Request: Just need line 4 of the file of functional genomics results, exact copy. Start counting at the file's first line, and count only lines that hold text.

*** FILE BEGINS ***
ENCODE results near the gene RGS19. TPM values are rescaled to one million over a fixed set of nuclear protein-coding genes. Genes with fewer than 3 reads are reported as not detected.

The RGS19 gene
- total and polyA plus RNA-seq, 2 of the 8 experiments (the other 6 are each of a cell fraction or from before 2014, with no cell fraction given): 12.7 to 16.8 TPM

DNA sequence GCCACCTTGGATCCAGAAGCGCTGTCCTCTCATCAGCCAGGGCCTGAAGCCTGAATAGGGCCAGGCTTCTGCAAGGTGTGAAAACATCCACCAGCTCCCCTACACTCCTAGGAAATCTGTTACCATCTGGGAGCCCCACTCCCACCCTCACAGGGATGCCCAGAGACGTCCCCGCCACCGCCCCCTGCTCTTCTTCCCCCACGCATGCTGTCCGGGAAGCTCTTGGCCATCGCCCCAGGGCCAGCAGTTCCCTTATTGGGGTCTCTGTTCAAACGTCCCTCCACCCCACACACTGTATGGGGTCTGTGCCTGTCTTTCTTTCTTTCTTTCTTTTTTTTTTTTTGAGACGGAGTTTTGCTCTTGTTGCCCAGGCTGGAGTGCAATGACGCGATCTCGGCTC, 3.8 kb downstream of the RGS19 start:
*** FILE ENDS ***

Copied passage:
DNA sequence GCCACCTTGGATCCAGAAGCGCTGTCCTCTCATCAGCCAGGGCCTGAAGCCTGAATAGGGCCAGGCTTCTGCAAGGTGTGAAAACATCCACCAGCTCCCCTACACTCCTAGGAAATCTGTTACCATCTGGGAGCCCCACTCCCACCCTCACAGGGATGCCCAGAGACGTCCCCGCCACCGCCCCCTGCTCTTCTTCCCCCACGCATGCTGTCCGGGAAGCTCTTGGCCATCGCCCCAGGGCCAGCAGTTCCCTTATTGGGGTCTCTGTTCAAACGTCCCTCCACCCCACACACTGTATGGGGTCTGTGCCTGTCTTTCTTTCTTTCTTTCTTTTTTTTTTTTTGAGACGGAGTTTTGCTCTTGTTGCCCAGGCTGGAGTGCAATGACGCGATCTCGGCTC, 3.8 kb downstream of the RGS19 start: